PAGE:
Anal Itching

Itching around the anus is a common problem. It is usually not dangerous. It often is caused by skin irritation from stool, moisture, soaps, or clothing. Other causes are pinworms, especially if the itching is worse at night. In adults, the itching may be due to hemorrhoids. In some cases, the cause is unknown. Itching usually can be controlled by keeping the anal area clean and dry.

CAUSES

  • Loose or sticky stool from diarrhea or rectal leakage.

  • Hemorrhoids. They allow stool to stick to the rectal area.

  • Certain foods. Be sure to discuss your diet with your caregiver.

  • Dry skin or skin diseases.

  • Infections such as a local yeast infection or certain sexually transmitted diseases (STDs).

  • Worms (parasites).

  • Diseases of the anus. These include abscesses, fissures, fistulas or cancer.

  • Sometimes a cause cannot be found.

DIAGNOSIS

  • Your caregiver will take your history and examine you. A careful exam of the anus is important. Your caregiver will inspect the outer area of your anus and will do a rectal exam.

  • Sometimes your caregiver will need to look inside the anus. This is a simple procedure that may be a little uncomfortable but usually does not require anesthesia.

  • If abnormalities are found, a biopsy might be done or you may be referred to a specialist.

TREATMENT

The treatment of your condition will depend on the cause.

  • Your caregiver will advise you on treatment of any disease found.

  • If you have rectal leakage or loose stools, a diet high in fiber or a fiber supplement should improve your condition.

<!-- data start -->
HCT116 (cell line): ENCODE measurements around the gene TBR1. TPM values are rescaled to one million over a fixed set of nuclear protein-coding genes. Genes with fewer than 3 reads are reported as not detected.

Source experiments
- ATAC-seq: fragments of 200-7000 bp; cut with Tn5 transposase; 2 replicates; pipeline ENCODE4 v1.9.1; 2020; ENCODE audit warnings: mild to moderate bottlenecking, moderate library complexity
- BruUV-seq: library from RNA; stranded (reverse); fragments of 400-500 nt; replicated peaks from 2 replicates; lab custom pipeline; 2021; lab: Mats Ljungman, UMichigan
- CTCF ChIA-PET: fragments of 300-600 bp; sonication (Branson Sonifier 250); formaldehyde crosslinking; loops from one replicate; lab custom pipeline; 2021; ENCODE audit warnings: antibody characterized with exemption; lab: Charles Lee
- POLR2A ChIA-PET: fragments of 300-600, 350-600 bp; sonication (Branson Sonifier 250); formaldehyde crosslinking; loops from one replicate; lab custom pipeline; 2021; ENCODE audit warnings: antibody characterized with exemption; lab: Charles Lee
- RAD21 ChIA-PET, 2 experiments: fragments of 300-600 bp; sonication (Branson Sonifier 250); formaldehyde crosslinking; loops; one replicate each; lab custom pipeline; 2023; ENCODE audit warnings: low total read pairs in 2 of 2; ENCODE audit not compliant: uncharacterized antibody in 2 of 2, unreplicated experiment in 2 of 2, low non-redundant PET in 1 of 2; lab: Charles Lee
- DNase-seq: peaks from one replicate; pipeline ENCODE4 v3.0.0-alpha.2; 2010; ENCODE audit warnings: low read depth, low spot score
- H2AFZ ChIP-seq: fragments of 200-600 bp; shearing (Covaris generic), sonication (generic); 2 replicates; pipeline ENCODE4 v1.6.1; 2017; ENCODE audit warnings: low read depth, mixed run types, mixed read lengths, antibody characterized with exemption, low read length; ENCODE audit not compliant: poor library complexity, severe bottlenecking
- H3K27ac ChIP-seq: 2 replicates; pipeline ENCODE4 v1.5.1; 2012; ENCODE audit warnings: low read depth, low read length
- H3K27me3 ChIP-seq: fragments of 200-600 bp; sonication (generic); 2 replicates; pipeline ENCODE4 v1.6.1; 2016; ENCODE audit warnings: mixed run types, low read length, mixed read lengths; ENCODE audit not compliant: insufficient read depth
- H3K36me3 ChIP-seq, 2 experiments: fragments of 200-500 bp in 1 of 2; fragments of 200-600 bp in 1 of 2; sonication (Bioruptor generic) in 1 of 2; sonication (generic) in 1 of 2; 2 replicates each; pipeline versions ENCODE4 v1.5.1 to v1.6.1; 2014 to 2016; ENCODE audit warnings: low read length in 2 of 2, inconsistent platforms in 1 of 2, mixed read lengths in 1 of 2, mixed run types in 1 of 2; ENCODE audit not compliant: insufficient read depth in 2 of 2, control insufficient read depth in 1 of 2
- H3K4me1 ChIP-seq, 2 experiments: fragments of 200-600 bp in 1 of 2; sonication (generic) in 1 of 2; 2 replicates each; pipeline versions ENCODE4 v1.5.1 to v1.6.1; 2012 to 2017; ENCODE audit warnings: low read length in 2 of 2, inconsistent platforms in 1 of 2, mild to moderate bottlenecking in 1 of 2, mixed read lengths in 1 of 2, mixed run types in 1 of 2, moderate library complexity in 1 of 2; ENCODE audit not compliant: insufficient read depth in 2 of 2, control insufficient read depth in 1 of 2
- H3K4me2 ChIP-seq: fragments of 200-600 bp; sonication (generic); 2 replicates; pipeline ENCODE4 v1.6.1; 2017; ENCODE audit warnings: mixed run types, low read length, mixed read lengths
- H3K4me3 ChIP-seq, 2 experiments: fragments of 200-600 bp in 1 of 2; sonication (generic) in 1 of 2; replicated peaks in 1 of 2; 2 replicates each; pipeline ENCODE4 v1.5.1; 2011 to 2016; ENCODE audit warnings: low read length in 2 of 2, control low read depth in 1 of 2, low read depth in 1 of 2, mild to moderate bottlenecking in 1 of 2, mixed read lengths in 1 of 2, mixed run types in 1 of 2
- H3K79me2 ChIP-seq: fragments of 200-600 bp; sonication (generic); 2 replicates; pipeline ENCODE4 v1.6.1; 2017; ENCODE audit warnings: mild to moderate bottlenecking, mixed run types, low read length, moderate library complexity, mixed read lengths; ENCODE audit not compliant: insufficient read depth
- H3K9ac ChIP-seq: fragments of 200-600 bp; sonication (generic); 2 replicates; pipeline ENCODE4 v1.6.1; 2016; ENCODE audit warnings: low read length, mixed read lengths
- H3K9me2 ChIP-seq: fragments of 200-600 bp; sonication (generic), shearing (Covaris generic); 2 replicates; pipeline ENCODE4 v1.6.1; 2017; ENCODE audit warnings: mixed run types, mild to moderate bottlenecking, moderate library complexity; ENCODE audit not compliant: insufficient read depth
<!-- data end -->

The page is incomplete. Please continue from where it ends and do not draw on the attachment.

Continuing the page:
• Avoid foods or substances that might be causing your itching.

  • Gentle care of your anal area is important to avoid worsening the irritation.

HOME CARE INSTRUCTIONS

  • Do not rub or scratch the area. This makes the itching worse. It could worsen conditions such as parasite infections.

  • After every bowel movement and at bedtime, gently clean the anal area. Bathe or use moistened tissue or soft wash cloth. You also may use pre-moistened anal cleansing pads or tissues made for cleaning up babies. Do not use soap. Gently pat the area dry.

  • Wear underwear made of cotton or with a cotton crotch. Do not wear tight fitting clothes or underwear that keep moisture in.

  • Avoid foods and beverages that may cause anal itching. Examples are beer, tea, coffee, milk, cola, tomatoes, citrus fruits, nuts, chocolate, and spicy foods.

  • Be sure you have enough fiber in your diet.

  • Do not use products that may irritate the anal skin. These include perfumed or colored toilet paper, deodorant sprays, and perfumed soaps.

  • Do not use any medication on the anal area unless advised. Some products may make itching worse.

  • It may take a few weeks for things to fully improve.

SEEK MEDICAL CARE IF:

  • The itching is not better in 3 to 4 days or is getting worse.

  • The skin around the anus becomes red or tender. This may be a sign of infection.

  • You have pain in the anus, especially with bowel movement.

SEEK IMMEDIATE MEDICAL CARE IF:

  • You have increasing pain in the anus or in the abdomen.

  • You have blood coming from the anus.

  • You have pus or other discharge from the anus.

  • You develop a fever.